Expectation vs Reality: Studying

Last time, I talked about my expectations and the reality of the course load and curriculum at LMU-CVM. Another expectation I had about vet school was the amount of time I would spend studying. Even after talking with several medical students and my parents (who are physicians), all of whom told me “you’ll be studying ALL THE TIME”, I still wasn’t prepared for the vast amounts of information I would be receiving and the amount of time outside of class that I would have to spend reviewing the day’s lectures, preparing for the next day’s lectures, and compiling resources in outlines, study guides, and flashcard sets in anticipation of our next test. 

During the question and answer session at the last interview day for Class of 2019 potential students, I had the following exchange with an interviewee:
Interviewee: So what do you do when you’re not in class?
Me: Studying.
Interviewee: What are you doing when you’re not studying?
Me: Sleeping.

This may be slightly exaggerated (I do take time to eat and shower), but in general I’m studying most of the time that I’m out of class or lab. There’s an overwhelming amount of information that is difficult to manage, especially in the first few weeks of class when I wasn’t completely prepared to organize and integrate the material.

Study groups

In undergrad, I was involved in a couple of study groups for physics and biochemistry. Going into vet school, I really wasn’t expecting to be as involved in study groups as I am now. My group gets together three to four times a week, on average, and on the weekends before exams to review material and discuss parts that we may be having difficulties understanding or remembering.

To really make study groups effective, we all have to come prepared. With the amount of information that we have to learn, I can’t simply go into a study group and expect it to be taught again to me. I have to look over and study the information by myself first so that I have a good handle on the parts that I fully understand and those that I need help on. Most people in my group are visual learners, so we often fill the whiteboards with diagrams and charts, then take pictures of the diagrams for reference later.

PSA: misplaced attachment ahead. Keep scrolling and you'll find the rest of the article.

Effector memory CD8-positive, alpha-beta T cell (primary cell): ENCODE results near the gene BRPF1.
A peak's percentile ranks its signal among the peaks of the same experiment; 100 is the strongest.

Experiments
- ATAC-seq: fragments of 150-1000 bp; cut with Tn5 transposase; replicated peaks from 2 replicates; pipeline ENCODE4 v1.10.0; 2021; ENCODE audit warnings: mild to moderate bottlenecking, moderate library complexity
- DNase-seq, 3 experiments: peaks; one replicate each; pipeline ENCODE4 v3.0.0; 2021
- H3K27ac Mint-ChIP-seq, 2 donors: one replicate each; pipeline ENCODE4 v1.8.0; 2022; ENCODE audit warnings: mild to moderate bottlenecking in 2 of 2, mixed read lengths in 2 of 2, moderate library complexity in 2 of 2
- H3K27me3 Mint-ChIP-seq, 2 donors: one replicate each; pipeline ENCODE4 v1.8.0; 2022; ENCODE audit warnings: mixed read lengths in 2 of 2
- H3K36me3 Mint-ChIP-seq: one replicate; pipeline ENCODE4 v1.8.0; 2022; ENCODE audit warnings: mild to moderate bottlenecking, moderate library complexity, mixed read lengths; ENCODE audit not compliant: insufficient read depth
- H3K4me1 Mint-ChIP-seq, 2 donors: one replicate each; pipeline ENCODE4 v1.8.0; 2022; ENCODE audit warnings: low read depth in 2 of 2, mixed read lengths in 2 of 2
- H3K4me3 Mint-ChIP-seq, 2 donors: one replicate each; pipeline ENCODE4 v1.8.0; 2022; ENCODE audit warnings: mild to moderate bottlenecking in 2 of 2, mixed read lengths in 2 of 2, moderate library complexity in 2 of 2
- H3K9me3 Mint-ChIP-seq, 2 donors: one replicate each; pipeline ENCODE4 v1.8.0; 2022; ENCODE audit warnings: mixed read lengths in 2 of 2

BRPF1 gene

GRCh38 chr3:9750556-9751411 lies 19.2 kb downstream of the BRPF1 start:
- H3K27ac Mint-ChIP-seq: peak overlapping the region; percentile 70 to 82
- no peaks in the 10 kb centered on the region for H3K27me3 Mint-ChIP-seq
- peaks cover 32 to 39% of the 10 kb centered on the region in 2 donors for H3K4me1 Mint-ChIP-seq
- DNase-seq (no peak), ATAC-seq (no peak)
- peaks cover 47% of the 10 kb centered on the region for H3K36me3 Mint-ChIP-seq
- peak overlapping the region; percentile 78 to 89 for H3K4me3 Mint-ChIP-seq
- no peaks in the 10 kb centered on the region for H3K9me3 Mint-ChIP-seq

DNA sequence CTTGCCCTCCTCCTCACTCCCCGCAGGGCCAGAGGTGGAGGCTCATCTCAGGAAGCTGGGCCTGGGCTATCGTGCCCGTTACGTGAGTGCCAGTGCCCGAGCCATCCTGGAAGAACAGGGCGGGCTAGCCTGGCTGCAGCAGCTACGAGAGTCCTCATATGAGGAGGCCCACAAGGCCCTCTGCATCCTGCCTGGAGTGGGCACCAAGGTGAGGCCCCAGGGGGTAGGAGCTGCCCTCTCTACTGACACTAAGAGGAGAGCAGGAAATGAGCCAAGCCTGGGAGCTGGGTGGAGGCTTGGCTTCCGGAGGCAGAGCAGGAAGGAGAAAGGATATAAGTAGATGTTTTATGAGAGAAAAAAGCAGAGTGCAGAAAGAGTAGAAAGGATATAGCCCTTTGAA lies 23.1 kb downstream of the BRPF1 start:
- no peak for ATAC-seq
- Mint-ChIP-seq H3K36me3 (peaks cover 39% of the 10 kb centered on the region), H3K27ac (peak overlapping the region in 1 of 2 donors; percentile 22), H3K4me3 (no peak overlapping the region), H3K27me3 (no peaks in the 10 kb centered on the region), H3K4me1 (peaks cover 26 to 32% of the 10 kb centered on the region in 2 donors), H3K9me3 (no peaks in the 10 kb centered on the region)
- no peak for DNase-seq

We also like to make up funny stories that help solidify minute details in our heads; for instance, we had vesicular transport on our last cell biology test, and there are three different types of vesicles that have different routes in the cell. COPI (associated with Arf protein) goes from the Golgi to the endoplasmic reticulum (ER), while COPII goes from the ER to the Golgi. We imagined the endoplasmic reticulum as the “emergency room” and the Golgi being the bad part of town; so if there’s only one cop in the bad part of town (i.e. COPI), then he needs a dog (i.e. Arf). If there’s two cops heading to the bad part of town (i.e. COPII), then they don’t need a dog. It’s silly and doesn’t really make a lot of sense, but none of us forgot it!

Organizing notes after lecture

I’m very outline-oriented, so I usually take the lecture objectives that professors give us and reorganize their PowerPoint to fit into the objectives. I also love to color-code; for example, my anatomy outlines always have vascular structures in red, nerves in green, muscles in orange, and organs in pink. My lab dissection guide is also coded in the same way-it makes referencing and finding information much easier when I have a question. I try to integrate information from as many sources as possible (lectures, lab dissection guide, textbook) so that I have the most complete picture.

Studying for vet school is different than I expected, but I’ve been able to adapt well to the huge amounts of information that I’m expected to know. I’m always working to improve my study habits so I can learn more effectively.

What are some of your expectations about vet school? I may address them next time!

If you want more information on LMU-CVM, check out the admissions page, feel free to email me, or leave a comment!


Posted on April 16, 2015, in Uncategorized and tagged , , , , , , , , , , , , , , , , , , , , . Bookmark the permalink. Leave a comment.

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